The Modernist photographer Edward Weston (1886–1958) may be best known for his voluptuous 1936 odalisque “Nude on Sand, Oceano,” depicting his muse and second wife, Charis Wilson, propped on one elbow in the dunes, her back turned to his lens. The sensuous image helped secure Weston’s reputation as a libertine, faithful only to his art. The myth is one that Alexander Lee Nyerges dispels in “Edward Weston: A Photographer’s Love of Life” on view at the Wadsworth Atheneum through December 31.
Organized by Nyerges, director of the Virginia Museum of Fine Arts since August, the exhibition of vintage palladium and gelatin silver prints, color transparencies, family snapshots and letters opened at the Dayton Art Institute before making a nationwide tour. In 2005, it was shown at George Eastman House in Rochester, N.Y., where Nyerges, a photography buff whose prior study of Ansel Adams prepared him for his work on Weston, spent afternoons as a teen.
In the catalog accompanying the exhibition, Nyerges explains that Weston’s life “is one of near mythic proportions: a series of love affairs, sojourns to Mexico with the exotic Tina Modotti, a spartan lifestyle — truly the elements of which legends are made. Yet behind the exaggerated stories and tales of the frequently misjudged artist stands a man driven by passion, deep emotion and a unique eye. Although introspective, he was not the dark, brooding, bohemian intellectual and lover as he was often portrayed, but a man possessed by a relentless drive to seek beauty, perfection and emotionally charged images.”
The real Edward Weston, says Nyerges, was “a humble family man,” devoted in his own way to his children, even if flagrantly unfaithful to their mother, Weston’s first wife. Nyerges’s argument is bolstered by the current display, at whose core is a collection of photographs and documents saved by Weston’s grandnephew, Jack Longstreth, grandson of Weston’s sister Mary, arguably the most influential woman in the photographer’s life.
Mary Weston Seaman became a surrogate mother to Weston after their mother died when the photographer was only 5. She invited her brother, whose youth was spent mainly in Chicago, to join her in California when he was 20. Mary promoted his photographic career, which initially consisted of commercial work.
When Jack Longstreth visited his grandmother in California, he pored over photographs and relics of his famous great-uncle’s career, lovingly saved by Mary. When she died in 1952, Jack retrieved the archives, bringing them home to Dayton. Longstreth first met Edward Weston at his grandmother’s house in the 1930s, but did not see him again until the Museum of Modern Art in New York City organized a retrospective of the photographer’s work in 1946. Nyerges met Longstreth when he was director of the Dayton Art Institute, a post Nyerges held until earlier this year.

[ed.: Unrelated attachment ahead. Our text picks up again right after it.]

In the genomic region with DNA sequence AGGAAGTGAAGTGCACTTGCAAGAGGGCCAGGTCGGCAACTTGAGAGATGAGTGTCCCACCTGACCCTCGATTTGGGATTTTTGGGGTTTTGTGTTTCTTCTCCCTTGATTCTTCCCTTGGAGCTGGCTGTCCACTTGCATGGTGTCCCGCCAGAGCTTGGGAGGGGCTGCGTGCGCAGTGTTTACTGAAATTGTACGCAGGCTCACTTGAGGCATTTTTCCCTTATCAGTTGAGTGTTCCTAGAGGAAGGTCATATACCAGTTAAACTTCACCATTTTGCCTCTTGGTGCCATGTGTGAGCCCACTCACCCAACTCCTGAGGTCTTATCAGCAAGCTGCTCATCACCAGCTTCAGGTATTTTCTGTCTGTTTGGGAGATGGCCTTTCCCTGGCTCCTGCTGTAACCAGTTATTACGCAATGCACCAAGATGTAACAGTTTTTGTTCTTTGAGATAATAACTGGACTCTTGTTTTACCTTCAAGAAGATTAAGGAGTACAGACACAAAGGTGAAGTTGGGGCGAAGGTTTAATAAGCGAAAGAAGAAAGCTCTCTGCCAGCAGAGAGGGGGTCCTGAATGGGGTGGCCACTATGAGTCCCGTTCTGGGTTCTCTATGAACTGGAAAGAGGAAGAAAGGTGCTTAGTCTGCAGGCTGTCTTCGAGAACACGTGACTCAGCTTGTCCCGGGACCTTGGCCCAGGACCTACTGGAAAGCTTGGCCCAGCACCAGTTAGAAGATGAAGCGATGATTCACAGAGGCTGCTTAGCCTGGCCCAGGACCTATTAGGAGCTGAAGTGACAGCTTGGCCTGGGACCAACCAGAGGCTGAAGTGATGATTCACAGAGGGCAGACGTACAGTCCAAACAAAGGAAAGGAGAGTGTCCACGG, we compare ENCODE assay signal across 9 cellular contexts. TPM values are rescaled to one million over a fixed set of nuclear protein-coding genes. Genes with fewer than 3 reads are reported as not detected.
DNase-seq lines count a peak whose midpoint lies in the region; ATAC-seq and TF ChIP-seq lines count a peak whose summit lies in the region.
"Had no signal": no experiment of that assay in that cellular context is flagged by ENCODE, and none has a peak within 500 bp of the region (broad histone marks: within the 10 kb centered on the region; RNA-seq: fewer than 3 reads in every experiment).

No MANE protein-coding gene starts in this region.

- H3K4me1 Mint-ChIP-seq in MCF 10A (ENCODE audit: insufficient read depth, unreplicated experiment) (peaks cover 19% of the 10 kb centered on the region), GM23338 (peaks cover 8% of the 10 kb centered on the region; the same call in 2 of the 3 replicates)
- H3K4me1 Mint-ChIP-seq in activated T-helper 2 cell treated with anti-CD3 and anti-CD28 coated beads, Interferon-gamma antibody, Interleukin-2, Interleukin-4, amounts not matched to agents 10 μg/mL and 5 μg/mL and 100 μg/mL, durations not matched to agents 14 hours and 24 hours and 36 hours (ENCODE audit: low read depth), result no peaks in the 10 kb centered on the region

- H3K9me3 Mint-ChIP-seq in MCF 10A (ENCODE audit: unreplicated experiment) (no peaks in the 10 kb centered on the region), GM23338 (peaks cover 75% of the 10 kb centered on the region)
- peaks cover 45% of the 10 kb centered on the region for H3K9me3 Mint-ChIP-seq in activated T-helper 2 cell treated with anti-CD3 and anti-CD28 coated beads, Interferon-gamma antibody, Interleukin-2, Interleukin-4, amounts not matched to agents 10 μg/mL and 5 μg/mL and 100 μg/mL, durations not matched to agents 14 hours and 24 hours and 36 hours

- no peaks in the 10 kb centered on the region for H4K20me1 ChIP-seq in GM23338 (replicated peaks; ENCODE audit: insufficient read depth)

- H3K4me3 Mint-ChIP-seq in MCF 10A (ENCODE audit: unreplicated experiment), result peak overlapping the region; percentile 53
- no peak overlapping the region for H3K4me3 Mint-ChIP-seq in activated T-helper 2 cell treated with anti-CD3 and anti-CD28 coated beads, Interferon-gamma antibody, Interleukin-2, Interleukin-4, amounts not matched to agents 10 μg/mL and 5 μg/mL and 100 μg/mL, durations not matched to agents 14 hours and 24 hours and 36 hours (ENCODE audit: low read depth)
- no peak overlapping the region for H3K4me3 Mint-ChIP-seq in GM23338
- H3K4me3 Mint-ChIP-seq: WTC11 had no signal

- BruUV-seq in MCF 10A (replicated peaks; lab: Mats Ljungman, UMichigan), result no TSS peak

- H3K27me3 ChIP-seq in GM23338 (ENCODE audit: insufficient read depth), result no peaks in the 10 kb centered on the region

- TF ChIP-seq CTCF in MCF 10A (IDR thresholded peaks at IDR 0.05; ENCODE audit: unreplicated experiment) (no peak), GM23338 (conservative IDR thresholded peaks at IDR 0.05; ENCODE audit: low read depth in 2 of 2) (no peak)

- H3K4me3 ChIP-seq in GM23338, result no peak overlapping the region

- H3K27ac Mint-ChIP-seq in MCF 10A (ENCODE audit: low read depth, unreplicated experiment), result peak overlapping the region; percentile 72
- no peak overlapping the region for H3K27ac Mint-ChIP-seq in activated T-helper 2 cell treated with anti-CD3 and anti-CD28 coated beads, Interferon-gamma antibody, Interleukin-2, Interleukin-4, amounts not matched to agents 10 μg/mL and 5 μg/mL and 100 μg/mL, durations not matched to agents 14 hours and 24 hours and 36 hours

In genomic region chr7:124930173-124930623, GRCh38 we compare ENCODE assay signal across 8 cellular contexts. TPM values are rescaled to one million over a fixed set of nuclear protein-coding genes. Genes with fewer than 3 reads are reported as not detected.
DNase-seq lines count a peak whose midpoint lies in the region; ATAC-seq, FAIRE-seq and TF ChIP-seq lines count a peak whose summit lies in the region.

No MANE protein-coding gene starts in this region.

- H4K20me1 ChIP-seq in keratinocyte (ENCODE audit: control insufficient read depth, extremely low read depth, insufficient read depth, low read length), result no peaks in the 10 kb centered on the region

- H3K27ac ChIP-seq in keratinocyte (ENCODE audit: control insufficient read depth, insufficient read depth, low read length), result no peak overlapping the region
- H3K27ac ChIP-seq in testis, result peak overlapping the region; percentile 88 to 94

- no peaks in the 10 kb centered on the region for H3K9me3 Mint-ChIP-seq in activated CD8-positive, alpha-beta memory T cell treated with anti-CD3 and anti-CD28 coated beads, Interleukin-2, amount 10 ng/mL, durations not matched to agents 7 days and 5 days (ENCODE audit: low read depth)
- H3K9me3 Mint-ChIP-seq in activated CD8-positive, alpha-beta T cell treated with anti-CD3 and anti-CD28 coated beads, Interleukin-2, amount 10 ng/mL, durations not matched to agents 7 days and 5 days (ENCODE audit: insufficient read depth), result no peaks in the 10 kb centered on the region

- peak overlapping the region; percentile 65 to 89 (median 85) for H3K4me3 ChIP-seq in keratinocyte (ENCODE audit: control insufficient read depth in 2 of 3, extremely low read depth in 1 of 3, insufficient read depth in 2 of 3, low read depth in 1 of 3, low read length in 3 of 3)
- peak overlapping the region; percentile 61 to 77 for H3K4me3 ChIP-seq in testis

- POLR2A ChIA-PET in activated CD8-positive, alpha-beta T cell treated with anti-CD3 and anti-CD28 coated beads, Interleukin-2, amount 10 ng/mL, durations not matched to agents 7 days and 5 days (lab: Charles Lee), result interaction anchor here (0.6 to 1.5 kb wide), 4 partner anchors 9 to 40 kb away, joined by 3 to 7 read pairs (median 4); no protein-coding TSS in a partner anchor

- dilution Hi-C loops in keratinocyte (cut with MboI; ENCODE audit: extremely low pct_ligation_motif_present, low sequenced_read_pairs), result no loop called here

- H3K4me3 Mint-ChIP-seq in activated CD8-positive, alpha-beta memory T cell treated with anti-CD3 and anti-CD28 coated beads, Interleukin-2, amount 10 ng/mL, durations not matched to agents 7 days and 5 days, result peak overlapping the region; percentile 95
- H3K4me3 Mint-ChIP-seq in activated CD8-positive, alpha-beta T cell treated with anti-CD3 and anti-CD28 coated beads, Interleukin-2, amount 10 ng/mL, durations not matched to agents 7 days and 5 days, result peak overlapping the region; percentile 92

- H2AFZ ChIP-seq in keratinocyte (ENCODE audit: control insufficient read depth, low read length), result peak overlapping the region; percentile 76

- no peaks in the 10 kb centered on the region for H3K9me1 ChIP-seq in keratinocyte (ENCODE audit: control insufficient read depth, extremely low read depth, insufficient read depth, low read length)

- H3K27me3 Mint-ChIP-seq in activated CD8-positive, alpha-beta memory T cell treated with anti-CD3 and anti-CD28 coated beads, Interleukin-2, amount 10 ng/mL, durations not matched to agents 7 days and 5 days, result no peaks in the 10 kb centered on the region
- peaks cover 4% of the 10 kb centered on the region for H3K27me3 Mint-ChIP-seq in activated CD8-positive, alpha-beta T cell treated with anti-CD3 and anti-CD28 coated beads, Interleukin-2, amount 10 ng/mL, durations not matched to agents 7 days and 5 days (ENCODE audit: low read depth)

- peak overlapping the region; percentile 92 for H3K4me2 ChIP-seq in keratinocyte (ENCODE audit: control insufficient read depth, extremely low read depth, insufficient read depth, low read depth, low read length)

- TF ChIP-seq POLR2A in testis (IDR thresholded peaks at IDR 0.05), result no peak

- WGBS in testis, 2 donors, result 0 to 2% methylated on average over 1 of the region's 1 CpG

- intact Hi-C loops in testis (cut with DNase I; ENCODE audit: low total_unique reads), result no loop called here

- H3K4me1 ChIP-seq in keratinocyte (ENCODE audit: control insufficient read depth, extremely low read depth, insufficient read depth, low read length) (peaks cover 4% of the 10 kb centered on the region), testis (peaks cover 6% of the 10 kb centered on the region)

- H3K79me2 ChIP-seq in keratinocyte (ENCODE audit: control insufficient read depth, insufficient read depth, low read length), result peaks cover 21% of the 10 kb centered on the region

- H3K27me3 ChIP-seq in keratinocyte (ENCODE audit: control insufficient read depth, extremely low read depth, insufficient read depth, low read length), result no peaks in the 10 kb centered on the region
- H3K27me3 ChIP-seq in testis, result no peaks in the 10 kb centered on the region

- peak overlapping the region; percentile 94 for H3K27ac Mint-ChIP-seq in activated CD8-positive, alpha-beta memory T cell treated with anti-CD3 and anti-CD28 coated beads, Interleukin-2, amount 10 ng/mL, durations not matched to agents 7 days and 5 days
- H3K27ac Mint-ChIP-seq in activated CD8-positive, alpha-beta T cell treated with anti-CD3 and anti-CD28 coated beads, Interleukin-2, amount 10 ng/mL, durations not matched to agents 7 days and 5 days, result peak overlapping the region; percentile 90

“In 1993, I offered Jack the opportunity to store the collection at the Dayton Art Institute in a secure, climate controlled facility,” Nyerges recalls. Half of the archive was subsequently given to the museum; the rest remains on loan.
Nyerges’s four-year inquiry into Weston’s life and career took the scholar across the country, from the George Eastman House to the Archives of American Art in Washington, D.C., then to the Center for Creative Photography at the University of Arizona in Tucson, Ariz., and the Getty Museum in California, where much of Weston’s archives are housed.
The director’s most thrilling discovery occurred when Jack Longstreth walked into his office with three boxes containing 66 8-by-10-inch transparencies, early commissions in color photography undertaken by Weston on behalf of the Eastman Kodak Company in 1947, just before Parkinson’s disease ended his career. Ten of the images, among them views of Point Lobos in northern California and nautilus shells that harken to earlier studies, are illustrated in the catalog. In Hartford, the transparencies are backlit, their brilliant colors shown to perfection in the shadow boxes specially constructed for their display.
“This is the first time these masterpieces can be viewed by the public,” Nyerges said with satisfaction.
The Wadsworth Atheneum selected “Edward Weston: A Photographer’s Love of Life” as a companion exhibit to “American Splendor: Hudson River School Masterworks from the Wadsworth Atheneum,” a major exhibition also on view through December 31. The Weston show succeeds “Eloquent Vistas: The Art of Nineteenth Century American Landscape Photography from the George Eastman House Collection,” which closed on August 27. A fourth show, “Shifting Terrain: Contemporary Landscape Photography,” is on view through November 5.